Unless you are living under a rock (where I hear it is quiet and peaceful) you have been inundated with propaganda about the Casey Anthony trial. It’s a veritable media gold rush because it has all the elements that make the crowd stand up and howl: a dead child, a dead cancer patient child, a reckless mother, etc.
The moral indignation rings out loudly as we all try to hide our own moral failings. We love Casey Anthony because whatever we’ve done, she’s done worse. She takes the pressure off us, even if it’s just internal pressure.
Her trial is in fact the ultimate extension of democracy.
The best thing about the above: they’re all true.
True, that is, as part of the whole picture; they don’t tell you the whole story, but they’re true in that each of the above is logically valid.
But if we look at this story from a legal angle, we see that partially true isn’t enough. The case presented by the state did not directly link Casey to the murder of her child. An unproven crime should not result in a conviction, even if many people out there think it should have.
A second defense attorney for Anthony, Cheney Mason, blasted the media in a statement, saying, “I hope that this is a lesson to those of you who have indulged in media assassination for three years, bias, and prejudice, and incompetent talking heads saying what would be and how to be.”
Are Baez and Mason right? Has the media that followed the trial, which became the nation’s obsession as it played out on national television, gone over the top in their overwhelmingly negative response to the verdict? – WAPO
The Crowd is wrong on this one, because the Crowd bases its feelings on appearance, emotion, reaction and effect — not cause/effect logic. The Crowd does not understand that despite feelings, we must use facts to prove a case, and that not every murder case will result in a conviction.
We should not be convicting people in a court of public opinion.
However, our media wants us to and they are outraged that someone has rebuked them.
The court of public opinion is like a lynch mob composed of daytime television watchers — people whose uninteresting lives bore them, people who have no particular accomplishments, people filled with resentment that others are having a good time or making a go of it. If you want angry busybodies, they’re the daytime TV audience, which is something our media panders to.
Just like in the French Revolution, we find out that it’s easy to be popular — just find someone to blame for everyone’s failings. A scapegoat, an enemy, or a symbol. Convince us all that we’re innocent and someone else did this to us. Casey Anthony is after all a perfect scapegoat for our own failings as people, as parents, or as unemployed alcoholics throwing food items at their televisions.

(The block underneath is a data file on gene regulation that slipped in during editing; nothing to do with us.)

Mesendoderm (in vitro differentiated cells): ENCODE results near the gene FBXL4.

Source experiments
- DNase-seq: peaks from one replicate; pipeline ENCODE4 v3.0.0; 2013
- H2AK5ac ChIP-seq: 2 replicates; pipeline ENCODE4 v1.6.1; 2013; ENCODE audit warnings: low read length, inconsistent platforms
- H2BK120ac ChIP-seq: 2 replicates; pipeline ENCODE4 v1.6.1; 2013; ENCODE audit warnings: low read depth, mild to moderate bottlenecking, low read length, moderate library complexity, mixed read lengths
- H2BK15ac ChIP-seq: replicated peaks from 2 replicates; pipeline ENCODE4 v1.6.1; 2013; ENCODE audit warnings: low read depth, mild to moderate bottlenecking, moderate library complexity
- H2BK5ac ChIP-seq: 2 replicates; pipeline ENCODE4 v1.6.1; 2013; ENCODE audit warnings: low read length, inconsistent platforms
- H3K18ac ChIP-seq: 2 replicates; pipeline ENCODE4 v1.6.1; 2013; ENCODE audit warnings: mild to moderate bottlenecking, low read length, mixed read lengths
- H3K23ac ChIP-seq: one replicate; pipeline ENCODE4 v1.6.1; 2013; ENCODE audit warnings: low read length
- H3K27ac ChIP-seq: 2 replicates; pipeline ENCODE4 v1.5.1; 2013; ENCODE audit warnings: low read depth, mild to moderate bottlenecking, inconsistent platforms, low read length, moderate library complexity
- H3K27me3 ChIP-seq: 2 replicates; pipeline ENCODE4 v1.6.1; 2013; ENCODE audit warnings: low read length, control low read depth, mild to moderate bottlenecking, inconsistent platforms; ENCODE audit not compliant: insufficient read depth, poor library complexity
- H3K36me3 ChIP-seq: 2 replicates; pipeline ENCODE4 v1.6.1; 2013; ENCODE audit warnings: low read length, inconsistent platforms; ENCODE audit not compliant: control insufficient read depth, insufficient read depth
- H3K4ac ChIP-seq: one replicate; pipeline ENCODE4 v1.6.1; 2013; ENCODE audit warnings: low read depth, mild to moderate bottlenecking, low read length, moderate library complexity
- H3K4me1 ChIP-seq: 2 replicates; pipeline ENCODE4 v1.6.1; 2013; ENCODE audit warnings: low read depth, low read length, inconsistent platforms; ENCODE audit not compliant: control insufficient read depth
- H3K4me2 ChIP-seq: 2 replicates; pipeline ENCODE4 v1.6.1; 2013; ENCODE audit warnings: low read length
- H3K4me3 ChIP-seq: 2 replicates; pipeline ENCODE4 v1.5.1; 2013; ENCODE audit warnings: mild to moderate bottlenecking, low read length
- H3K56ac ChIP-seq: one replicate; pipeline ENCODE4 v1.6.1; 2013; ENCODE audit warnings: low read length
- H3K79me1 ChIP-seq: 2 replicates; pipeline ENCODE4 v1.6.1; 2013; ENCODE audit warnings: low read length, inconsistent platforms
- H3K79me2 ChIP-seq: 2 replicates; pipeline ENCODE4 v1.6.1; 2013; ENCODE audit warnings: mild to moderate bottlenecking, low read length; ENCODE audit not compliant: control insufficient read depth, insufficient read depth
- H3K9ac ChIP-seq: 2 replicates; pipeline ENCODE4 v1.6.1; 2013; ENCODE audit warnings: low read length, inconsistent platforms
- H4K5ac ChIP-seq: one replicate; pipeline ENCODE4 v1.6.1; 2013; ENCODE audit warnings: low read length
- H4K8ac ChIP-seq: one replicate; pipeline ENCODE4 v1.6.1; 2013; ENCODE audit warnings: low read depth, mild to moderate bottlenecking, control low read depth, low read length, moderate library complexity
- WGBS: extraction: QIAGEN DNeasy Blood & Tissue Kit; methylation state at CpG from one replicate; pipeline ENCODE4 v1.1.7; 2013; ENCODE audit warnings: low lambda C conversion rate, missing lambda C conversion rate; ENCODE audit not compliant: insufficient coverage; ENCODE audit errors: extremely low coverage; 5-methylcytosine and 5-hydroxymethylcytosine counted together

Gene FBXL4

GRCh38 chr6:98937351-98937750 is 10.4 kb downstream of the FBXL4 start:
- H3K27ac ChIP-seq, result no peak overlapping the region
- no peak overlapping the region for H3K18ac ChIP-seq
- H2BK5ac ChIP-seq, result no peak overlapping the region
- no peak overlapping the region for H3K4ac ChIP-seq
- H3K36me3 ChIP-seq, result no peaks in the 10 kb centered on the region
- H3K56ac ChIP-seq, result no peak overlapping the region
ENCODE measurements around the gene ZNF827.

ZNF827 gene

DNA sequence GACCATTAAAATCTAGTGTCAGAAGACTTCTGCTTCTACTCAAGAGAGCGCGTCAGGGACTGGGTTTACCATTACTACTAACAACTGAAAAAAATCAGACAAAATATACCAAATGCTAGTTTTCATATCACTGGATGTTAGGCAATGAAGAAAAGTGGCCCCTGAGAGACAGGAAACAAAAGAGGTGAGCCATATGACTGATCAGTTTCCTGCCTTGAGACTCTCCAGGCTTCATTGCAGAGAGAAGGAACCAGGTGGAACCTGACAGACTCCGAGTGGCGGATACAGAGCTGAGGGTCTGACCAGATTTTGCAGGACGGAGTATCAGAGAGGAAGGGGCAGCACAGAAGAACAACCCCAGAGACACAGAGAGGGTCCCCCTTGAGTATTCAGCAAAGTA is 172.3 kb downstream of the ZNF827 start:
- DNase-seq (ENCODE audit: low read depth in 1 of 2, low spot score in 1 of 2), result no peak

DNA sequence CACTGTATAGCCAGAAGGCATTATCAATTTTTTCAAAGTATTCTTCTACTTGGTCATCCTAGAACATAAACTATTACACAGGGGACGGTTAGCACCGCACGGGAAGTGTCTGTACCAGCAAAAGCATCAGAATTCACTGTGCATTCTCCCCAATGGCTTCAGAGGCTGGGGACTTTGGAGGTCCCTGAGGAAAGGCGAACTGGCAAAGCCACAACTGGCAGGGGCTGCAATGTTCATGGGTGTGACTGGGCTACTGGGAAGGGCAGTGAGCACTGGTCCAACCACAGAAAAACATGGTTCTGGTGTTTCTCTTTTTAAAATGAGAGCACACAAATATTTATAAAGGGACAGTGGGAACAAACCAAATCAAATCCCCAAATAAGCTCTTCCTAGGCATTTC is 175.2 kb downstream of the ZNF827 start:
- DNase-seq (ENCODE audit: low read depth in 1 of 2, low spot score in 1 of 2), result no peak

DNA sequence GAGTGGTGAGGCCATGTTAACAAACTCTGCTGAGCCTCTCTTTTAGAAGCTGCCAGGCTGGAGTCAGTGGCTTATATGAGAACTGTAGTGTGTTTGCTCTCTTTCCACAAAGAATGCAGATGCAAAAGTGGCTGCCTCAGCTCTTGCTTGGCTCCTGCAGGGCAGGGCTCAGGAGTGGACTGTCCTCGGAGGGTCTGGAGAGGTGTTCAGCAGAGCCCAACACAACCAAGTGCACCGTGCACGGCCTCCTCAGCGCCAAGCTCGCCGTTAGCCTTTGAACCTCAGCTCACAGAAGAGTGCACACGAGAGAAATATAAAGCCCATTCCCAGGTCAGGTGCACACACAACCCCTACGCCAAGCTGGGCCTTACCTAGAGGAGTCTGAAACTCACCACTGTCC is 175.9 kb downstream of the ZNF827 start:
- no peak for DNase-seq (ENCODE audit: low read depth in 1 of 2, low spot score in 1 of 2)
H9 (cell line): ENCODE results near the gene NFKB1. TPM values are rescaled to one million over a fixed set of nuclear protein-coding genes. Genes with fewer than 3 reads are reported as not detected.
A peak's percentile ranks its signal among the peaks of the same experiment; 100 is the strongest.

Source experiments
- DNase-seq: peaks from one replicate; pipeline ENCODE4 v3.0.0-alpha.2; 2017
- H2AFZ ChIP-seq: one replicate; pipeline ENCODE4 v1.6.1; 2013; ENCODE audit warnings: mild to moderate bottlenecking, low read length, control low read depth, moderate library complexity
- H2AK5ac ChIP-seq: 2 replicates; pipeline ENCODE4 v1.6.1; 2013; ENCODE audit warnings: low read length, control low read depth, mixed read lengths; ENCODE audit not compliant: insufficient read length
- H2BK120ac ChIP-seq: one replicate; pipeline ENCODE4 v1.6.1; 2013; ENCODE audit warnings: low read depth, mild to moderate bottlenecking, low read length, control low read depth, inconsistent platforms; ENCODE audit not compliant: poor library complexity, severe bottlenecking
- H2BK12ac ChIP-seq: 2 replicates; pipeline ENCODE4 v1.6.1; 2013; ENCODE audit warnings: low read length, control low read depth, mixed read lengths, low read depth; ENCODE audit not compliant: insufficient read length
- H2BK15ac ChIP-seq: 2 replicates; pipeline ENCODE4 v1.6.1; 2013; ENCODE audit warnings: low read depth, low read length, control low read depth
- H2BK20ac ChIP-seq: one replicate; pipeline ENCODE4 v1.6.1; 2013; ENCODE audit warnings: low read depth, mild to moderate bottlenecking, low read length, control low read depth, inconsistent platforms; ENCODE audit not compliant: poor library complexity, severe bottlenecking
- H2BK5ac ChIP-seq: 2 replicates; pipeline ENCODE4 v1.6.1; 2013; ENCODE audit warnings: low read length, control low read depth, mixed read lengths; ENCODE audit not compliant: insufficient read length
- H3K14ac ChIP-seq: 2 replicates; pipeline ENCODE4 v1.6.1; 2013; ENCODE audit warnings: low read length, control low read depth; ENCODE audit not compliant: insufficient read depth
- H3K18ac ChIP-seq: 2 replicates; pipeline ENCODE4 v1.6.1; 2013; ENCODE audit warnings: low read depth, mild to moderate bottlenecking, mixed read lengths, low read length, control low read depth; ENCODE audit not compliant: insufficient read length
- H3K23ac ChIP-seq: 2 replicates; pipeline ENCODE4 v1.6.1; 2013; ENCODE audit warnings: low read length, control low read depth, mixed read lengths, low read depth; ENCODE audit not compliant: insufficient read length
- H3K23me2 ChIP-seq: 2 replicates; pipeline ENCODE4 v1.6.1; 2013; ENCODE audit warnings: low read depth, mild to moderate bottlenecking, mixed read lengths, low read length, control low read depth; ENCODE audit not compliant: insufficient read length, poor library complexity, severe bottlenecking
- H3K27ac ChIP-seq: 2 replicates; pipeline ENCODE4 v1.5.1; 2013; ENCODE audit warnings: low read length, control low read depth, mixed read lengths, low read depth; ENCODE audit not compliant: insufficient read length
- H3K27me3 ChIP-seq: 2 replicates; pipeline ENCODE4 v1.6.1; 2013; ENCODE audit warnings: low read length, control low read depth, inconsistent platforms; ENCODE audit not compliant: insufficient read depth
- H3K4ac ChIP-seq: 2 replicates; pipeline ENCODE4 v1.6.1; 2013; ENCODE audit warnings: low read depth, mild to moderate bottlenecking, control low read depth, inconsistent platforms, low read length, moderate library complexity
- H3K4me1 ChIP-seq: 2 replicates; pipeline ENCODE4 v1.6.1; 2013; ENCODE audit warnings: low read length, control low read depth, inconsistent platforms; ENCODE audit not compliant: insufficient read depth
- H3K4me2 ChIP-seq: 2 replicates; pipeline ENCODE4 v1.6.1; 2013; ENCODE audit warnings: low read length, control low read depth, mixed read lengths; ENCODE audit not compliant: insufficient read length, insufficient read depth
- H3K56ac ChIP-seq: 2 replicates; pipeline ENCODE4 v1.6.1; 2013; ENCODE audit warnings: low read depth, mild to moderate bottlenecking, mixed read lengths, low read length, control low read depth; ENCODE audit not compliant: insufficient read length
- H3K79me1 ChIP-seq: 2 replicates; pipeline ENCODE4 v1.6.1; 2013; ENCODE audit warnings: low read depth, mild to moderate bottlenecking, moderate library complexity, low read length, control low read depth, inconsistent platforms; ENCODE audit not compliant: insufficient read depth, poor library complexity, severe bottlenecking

There is also a more logical reason for our outrage: legal justice systems also only tell partial truths.
Casey Anthony is not guilty of the charges presented against her. I am convinced the jury did a good job here, because the case against her was weak.
However, there’s another issue that cannot be packaged up as a legal case: Casey Anthony is unfit to be a parent. She is the type of person most middle class people do not want in their neighborhoods.
Our law doesn’t let us say that we should spay Casey Anthony, or that we should be able to exile people like her from our towns and cities. After all, she has the “right” and “freedom” to be wherever she can afford to buy, and to conduct her disaster of a life however she wants — even the dumbest American learned this at school.
But we don’t have an outlet for what she took from us. She took away our ability to live in a community where a child’s life is sacred, and we think people who think otherwise need to move along to somewhere else. She took from us the ability to set community standards.
All of the media outrage is fake, and the “solutions” like “Caylee’s law” are stupid. We don’t need more laws; we need more common sense, and fewer stupid people. Fewer rights and more responsibilities. Fewer politicians and media manipulators telling us we need more rights and laws.
Caylee was a doomed child. Of bad genetics, born into a bad family, in a bad situation. Casey Anthony is a failure. Her life is a constant disaster and will continue to be a constant disaster. Both Casey and Caylee would be better off dead.
If we listened to our common sense, we’d oblige them, and turn around and put all of our energies into constructive things instead. But because we’re afraid to break the “rights” and “freedoms” taboos, we just sit back and watch as a million Casey Anthonys rip away the social fabric of our lives, leaving chaos and possibly a faint odor of death.